Mixsonian Larry


Altair 8800 Computer
The computer that changed the world

Altair 8800 Computer

I’m going totally geek here and those of you non-technical might skip over but section contains important details that shaped the direction of my life.

I had been reading Popular Electronics for a dozen years and had bought and built several of the kit projects that had been in the magazine.  In the previous few years, the articles and projects in Popular Electronics were increasingly more about digital electronics, but nothing like this.  It shocked the electronics industry, the computer industry, the hobbyist industry, it even was on national news.   The cover story in the January 1975 issue of Popular Electronics was the Altair 8800 home computer, an event which would not only change the computer industry, but the world.  The concept of personal computers didn’t exist at the time, other than mainframes, the smallest computers were “minicomputers” which were the size of a large suitcase,  typically mounted it six foot tall computer racks, and costing tens of thousands of dollars. At the time, minicomputers were only sold by a few computer companies like Digital Equipment Corporation (DEC), Hewlett Packard (HP) and, of course, IBM.   Yet, here Popular Electronics had a full functional computer for under $400 and much like the minicomputers of the time had a full front panel with lots of switches and lights.

intel 8080 Microprocessor
Intel 8080 Microprocessor

Intel 8080 and Memory

What made the Altair possible was the Intel 8080 microprocessor that had come out in 1974 and cost $360 a chip, the price was said to be a play on the IBM System 360 mainframe.  Yeah, a computer on a chip was as powerful as the mainframe that took a whole room.   With a 16-bit address capability, it could access a whopping 64 KB of memory, although the Altair only came with 256 bytes, yes that’s right, 256 bytes.  Additional memory could be added by adding memory boards via expansion cards.

Altair 8800Slots inside Altair with three cards installed

One of the features that made the Altair a success was its open bus design allowing for a hobbyist or company to design and build computer cards that could plug into the computer that would expand its capabilities. The Altair came with 17 empty slots for additional computer cards.  One of the main problems with the Altair was memory. In 1975 it would take all 17 slots filled with memory cards to reach the 8080’s 64 KB maximum.

In March MITS (the company that made the Altair) offered additional memory cards, a static memory card that had 1024 bytes at $103 kit ($134 assembled) and a dynamic memory card with 4096 bytes for $264 kit ($338 assembled).   For those not knowing the difference between static and dynamic, static memory retained its memory when the power was turned off while dynamic memory lost its memory when power was off.  This would change over the next few years when, following Moore’s Law, computer memory grew increasing smaller and cheaper, with 16 KB boards coming out followed by 32KB, 64 KB and so on.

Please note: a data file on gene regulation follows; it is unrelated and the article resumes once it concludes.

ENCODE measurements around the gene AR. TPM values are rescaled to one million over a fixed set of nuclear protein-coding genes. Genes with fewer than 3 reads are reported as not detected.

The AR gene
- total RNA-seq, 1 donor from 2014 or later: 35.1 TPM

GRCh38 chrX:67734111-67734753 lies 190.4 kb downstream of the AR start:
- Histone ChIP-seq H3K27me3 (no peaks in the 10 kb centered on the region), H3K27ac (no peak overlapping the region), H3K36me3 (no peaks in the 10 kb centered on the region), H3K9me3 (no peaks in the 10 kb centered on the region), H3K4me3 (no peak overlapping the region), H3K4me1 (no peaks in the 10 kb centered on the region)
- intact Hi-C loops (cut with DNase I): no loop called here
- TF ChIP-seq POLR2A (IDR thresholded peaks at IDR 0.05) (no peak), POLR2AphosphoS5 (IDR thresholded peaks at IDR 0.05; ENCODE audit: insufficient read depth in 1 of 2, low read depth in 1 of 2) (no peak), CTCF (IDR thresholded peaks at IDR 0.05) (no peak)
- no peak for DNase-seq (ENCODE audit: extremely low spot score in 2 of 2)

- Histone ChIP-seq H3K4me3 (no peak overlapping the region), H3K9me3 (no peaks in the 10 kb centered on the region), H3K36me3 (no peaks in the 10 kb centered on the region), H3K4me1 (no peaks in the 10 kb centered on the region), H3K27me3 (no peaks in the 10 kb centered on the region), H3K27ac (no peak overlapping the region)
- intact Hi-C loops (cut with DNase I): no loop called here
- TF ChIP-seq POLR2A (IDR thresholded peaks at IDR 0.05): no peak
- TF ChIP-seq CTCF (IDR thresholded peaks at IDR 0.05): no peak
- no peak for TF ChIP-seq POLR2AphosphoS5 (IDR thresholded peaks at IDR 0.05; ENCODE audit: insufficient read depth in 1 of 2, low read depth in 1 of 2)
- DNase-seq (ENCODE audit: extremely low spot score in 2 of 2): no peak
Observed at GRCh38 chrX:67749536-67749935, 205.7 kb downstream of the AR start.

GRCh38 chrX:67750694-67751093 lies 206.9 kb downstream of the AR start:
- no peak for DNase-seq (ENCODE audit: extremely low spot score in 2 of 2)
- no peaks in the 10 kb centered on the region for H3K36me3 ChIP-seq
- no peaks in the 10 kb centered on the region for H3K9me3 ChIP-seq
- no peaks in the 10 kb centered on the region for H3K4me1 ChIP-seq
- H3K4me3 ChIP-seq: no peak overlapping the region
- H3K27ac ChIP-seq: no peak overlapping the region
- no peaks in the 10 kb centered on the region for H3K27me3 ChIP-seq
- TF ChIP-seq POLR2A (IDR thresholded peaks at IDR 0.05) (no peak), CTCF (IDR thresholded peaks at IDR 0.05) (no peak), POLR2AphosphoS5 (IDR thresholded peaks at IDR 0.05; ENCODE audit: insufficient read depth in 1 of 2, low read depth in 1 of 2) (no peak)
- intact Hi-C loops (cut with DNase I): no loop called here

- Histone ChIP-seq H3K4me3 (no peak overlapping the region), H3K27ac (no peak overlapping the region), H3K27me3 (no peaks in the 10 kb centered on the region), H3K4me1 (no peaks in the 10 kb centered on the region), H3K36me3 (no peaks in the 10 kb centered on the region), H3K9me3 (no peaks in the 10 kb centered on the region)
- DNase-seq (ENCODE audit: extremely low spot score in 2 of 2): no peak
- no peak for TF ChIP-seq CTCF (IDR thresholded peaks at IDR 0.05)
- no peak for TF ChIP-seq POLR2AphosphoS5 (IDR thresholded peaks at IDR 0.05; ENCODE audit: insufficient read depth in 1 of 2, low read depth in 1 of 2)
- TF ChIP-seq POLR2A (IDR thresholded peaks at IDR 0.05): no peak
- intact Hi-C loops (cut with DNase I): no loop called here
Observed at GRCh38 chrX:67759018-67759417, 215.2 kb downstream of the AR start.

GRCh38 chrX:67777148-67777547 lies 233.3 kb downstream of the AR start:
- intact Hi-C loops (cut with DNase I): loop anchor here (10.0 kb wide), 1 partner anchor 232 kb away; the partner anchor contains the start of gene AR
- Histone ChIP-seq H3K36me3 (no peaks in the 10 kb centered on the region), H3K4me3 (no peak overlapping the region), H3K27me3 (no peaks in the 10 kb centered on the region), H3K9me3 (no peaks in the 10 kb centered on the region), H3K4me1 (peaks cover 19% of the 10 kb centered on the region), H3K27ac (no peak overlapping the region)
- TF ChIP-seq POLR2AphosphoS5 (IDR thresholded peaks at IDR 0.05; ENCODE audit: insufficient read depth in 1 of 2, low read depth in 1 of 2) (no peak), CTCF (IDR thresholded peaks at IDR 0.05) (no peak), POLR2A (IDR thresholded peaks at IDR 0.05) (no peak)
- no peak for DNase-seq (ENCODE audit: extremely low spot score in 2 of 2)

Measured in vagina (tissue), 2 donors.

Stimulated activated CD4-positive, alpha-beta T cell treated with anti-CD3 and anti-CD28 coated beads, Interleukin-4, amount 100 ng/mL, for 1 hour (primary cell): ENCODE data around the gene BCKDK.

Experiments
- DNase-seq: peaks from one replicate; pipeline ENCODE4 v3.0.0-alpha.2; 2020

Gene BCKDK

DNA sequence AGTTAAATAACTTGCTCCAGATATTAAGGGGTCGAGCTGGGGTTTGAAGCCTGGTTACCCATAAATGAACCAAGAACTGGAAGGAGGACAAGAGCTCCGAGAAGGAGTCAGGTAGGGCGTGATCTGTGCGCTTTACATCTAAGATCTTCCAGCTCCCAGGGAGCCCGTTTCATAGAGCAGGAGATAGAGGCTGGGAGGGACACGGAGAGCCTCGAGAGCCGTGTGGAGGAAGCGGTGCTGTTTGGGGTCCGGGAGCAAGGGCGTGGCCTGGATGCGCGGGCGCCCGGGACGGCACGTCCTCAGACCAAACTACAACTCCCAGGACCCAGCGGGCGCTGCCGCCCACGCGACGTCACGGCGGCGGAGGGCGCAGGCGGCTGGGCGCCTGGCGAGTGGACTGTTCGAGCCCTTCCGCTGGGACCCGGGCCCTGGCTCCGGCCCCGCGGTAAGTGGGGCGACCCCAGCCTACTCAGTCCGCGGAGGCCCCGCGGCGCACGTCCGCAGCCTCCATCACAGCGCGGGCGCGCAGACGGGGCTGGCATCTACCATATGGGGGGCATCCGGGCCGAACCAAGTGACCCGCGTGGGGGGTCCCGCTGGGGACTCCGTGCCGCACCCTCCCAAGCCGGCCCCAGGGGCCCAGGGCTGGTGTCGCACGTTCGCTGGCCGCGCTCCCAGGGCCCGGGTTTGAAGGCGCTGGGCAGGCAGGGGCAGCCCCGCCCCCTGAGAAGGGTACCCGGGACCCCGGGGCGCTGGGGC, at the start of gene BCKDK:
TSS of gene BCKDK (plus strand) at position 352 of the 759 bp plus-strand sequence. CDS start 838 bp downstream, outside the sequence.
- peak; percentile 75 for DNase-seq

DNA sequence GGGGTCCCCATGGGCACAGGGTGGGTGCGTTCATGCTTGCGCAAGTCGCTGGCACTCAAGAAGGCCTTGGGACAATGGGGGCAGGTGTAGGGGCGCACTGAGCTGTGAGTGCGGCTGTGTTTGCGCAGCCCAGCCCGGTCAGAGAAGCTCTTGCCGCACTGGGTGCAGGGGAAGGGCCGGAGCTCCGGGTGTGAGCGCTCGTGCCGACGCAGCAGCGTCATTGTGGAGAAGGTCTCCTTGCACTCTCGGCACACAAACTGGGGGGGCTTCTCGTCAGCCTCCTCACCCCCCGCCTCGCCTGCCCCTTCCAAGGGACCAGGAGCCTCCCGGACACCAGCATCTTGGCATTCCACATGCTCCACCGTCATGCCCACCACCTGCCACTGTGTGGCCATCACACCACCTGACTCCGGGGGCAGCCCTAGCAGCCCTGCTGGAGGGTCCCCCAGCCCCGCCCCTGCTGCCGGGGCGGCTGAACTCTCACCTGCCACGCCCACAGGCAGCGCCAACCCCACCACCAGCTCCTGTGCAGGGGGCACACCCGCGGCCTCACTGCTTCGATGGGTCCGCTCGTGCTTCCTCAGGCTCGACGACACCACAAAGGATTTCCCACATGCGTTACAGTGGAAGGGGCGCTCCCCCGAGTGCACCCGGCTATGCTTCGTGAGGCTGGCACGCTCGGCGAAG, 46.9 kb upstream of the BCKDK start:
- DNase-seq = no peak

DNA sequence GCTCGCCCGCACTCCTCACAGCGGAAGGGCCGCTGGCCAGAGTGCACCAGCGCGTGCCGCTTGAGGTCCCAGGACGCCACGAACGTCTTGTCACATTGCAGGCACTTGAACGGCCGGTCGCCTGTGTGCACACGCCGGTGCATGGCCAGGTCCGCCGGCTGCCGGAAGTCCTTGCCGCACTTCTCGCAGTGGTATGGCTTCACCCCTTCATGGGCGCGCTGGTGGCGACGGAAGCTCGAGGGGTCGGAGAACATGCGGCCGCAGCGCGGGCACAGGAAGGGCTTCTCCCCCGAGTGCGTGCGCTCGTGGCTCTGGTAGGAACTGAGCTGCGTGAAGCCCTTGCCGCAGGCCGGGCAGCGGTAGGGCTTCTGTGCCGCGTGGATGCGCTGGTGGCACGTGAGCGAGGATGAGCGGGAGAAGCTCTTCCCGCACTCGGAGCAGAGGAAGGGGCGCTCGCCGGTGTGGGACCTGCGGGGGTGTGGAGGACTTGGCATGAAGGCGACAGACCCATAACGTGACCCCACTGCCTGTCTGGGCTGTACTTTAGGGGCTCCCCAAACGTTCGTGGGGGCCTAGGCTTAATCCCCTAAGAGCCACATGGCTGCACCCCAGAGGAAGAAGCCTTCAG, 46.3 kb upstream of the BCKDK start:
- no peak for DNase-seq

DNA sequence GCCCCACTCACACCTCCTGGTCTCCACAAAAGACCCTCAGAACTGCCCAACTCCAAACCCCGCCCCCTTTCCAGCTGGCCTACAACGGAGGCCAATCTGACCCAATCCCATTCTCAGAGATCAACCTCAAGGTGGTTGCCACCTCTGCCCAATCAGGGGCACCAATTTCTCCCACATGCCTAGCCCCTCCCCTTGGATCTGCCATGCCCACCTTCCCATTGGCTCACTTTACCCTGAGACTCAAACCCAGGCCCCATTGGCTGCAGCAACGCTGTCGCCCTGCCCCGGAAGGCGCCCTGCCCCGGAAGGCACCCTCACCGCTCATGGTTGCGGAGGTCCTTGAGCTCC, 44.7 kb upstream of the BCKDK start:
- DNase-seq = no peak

The only way to input a program into the Altair were the switches on the front panel, a long and laborious process which is why static memory was preferred.  Imagine sitting an hour flipping switches to enter a program into memory then have the power go off and lose it all.  What was needed were peripheral devices, i.e., devices that would connect to the computer to input and output data, like the punch card readers, printers, terminals and magnetic tape like on the mainframe.

In the article on the Altair came out the editor added a note saying, “At this writing, a number of different peripheral devices are in various stages of design or undergoing tests.” By the end of the year, you could buy cards that allowed the computer to talk to a teletype machine [picture], printer, cassette tape recorder and many more.  In March you could get from MITS a computer Audio Cassette Tape card ($103) that would allow you to read and write computer programs and data to a standard cassette tape [photo my cassette tape]. They also offered serial ($138) and parallel interface ($92) cards which allowed the computer to communicated with computer terminals and printers.  Other companies begin offering cards and peripherals, in February SWTPC came out with the CT-1024 “Computer Terminal” which could display 16 lines of 32 characters per line on a standard TV for $260.   Yes, the computer was only 400 dollars, but you had to spend another $400 or more to make it useful.  So what could you do with it?


Altair ApplicationsFrom first artical about the Altair

When it came to programs, or applications there were none.  MITS offered some suggestions, programmable scientific calculator, digital signal generator, navigation computer, brain for a robot to name a few, but you could not just go out and buy any.  There wasn’t even a operating system for the computer.  That would change in the following year when the CP/M operating system came out.  

Overall, I found the Altair computer to be interesting, fascinating, I studied every detail of it, but there didn’t seem to be much it could do other than make the lights on the front flash in patterns.  This would change in the following months.


I finished winter quarter making a D in Electronics but managed to get a B in the associated Lab.  I was thinking more that Electrical Engineering wasn’t for me but with all the excitement about microprocessors and the Altair 8800 home computer, for the spring quarter beginning the end of March I decided to take the Electrical Engineering course EE-691 Microprocessors.

April 1975, with the fall of Saigon to north Vietnam, the Vietnam war was over.

Updated: 01-15-2023